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Updated Sep 22, commits 2 contributors Kotlin. What follows is the exact definition used for the Algebra domain.
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It defines tokens or lexemes which make up the elements of the input language for our Algebra domain. Tokens are defined by a token name, a regular expression over Unicode that determines the allowable sequence of characters for the token, an internal representation for the token value if any , and a conversion procedure to generate that internal representation if any.
The conversion code must also capture lexical formatting data leading zero count on decimal numbers, number radix that will be needed to regenerate text for that lexeme by the prettyprinter. Note that a library of predefined conversions is defined by DMS, that covers most interesting cases. What follows is the exact definition of the grammar provided to DMS for the Algebra domain. Fundamentally it is a classic context-free grammar. We've been living without them for 15 years and it just isn't a loss. The grammar terms used are either lexemes as defined and exactly as spelled in the lexical definition, or nonterminals appropriate for the domain.
No special machinery is needed to build ASTs. There is no YACC cruft here, no way to get the tree shape wrong, and if you decide to change the grammar, no conceptual or implementation cost except for changing the grammar rules themselves. Grammar changes are truly easy to do. Interleaved in the grammar definition are prettyprinting rules.
The final result shown on this page comes from DMS's prettyprinter. Because we are defining simple mathmatics, we have no need for more sophisticated indentation policies, but DMS has a quite sophisticated language for expressing aligned "box layouts" for prettyprinted source text. What follows below this discussion is the exact input used to drive DMS to transform Algebra examples. What is being defined here are source-to-source transformation rules.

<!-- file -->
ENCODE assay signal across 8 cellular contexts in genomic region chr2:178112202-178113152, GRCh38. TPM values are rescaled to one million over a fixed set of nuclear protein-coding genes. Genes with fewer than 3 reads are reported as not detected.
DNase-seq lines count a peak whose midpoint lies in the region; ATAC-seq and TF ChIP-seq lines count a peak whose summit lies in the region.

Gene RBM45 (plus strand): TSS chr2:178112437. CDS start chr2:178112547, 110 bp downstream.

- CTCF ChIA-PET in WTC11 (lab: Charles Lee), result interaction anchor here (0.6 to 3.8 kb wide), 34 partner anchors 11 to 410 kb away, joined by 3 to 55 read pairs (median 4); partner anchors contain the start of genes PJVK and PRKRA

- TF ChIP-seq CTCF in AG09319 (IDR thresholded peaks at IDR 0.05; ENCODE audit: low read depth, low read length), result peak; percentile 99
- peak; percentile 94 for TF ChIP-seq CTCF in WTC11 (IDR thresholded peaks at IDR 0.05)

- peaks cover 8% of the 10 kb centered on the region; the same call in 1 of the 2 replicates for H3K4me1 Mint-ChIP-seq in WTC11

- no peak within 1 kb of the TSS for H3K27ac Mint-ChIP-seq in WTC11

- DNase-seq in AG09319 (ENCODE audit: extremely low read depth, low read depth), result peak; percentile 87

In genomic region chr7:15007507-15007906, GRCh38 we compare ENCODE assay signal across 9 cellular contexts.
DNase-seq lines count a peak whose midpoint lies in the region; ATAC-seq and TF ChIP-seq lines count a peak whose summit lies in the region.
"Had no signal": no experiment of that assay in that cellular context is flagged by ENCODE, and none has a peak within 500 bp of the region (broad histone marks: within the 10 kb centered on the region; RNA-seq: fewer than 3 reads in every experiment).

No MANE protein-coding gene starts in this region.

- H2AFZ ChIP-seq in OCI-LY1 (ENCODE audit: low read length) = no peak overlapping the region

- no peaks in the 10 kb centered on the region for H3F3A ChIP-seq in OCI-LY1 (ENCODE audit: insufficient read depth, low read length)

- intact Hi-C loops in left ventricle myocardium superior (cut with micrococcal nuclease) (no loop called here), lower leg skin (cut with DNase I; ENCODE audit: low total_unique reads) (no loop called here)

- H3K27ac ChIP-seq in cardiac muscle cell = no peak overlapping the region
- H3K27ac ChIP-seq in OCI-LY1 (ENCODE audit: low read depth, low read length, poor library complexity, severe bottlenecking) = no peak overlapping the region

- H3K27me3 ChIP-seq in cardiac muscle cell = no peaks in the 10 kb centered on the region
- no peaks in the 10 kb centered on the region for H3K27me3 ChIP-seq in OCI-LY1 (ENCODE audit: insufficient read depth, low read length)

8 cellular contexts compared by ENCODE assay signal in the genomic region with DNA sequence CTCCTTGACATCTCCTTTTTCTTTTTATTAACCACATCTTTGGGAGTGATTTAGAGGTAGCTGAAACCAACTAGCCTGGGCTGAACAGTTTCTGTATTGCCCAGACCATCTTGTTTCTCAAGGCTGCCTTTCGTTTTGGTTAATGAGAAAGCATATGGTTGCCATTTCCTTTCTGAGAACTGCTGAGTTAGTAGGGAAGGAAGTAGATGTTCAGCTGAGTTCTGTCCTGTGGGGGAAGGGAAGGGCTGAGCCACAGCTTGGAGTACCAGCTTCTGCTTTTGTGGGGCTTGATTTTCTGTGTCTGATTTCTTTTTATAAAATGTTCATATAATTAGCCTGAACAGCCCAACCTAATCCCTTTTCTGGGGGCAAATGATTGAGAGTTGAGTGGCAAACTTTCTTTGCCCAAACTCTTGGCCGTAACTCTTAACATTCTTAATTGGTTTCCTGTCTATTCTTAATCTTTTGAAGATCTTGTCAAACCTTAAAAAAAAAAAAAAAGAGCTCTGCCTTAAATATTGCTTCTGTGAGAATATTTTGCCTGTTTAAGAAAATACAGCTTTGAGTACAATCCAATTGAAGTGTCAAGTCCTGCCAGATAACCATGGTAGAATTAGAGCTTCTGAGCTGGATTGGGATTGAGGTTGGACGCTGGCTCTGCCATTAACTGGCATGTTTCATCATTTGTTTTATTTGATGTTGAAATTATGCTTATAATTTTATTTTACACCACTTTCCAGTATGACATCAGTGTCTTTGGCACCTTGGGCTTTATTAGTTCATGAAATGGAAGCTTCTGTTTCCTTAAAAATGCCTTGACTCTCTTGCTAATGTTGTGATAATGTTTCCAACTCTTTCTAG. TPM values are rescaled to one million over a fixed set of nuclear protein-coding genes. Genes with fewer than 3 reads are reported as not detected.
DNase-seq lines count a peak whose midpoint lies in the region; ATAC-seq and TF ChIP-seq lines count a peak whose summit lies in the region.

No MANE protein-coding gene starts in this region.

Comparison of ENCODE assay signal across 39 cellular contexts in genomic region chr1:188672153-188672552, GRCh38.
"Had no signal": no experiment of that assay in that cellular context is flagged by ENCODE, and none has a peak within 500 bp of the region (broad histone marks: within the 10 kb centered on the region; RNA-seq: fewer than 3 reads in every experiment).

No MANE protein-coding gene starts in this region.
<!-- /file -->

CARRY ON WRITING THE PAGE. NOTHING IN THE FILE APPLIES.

These say, in essence, if you see X, replace it by Y. This implements the foundational idea from mathematics of equality: if A is equal to B, one can substitute B for A. Individual rules are named so we can talk about them e. The patterns are written using the surface syntax of the defined language Algebra augumented with metavariables.
Surface syntax patterns in rules are written inside meta-domain quotes " The condition places extra, often semantic, constraints on whether a rule can apply, above and beyond pure syntax matching. It only applied to ASTs which represent product nonterminals, and it produces a product nonterminal when translating from one language to another, the source and target nonterminals may be very different.
The pattern looks for two subtrees which are connected by a multiplication tree ; further, because we used the same metavariable in both places, both subtrees must be identical. The replacement pattern builds a tree involving the exponentiation operator. You can see metaprogram control in the forms of rulesets.
These group rules together, enabling a ruleset to be used as a monolith. Rulesets can be combined to make bigger rules; see the Simplication ruleset. DMS reads these rules using the parser generated for Algebra, and stores them away for later use by a DMS application. It is fundamentally important to understand that these rules are not text-string matching and substitution.
Rather, they specify, the external string form of the corresponding ASTs that they represent.
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The transformation process matches the tree patterns that the rules specify, against the parsed tree of an instance text processed by DMS; when a match occurs, the matched tree is replaced by the tree corresponding to the right hand side of the rule. Consequence: the pattern matching is perfect; it can only match the proper AST nodes of interest.
These rules should be very unsurprising; they are what you learned in 9th grade algebra, written down in precise form. What's nice is that you write them down so nicely! The above rules implement basic algebraic simplification. We don't claim completenees; this is a demo small enough for an interested reader to absorb. The following ruleset implement differentiation over algebraic equations. Similarly, we don't make any claim of completeness here. We hope it is pretty obvious how differentiation is implemented. The above information is all definitional; it is provided to DMS to give it the ability to parse, simplify, differentiate, and print out results.
In this section, we run DMS with these definitions. For our example, we build a formal document a single file containing the following "Algebra" domain equations specifying that we want to differentiate a series of formulas:.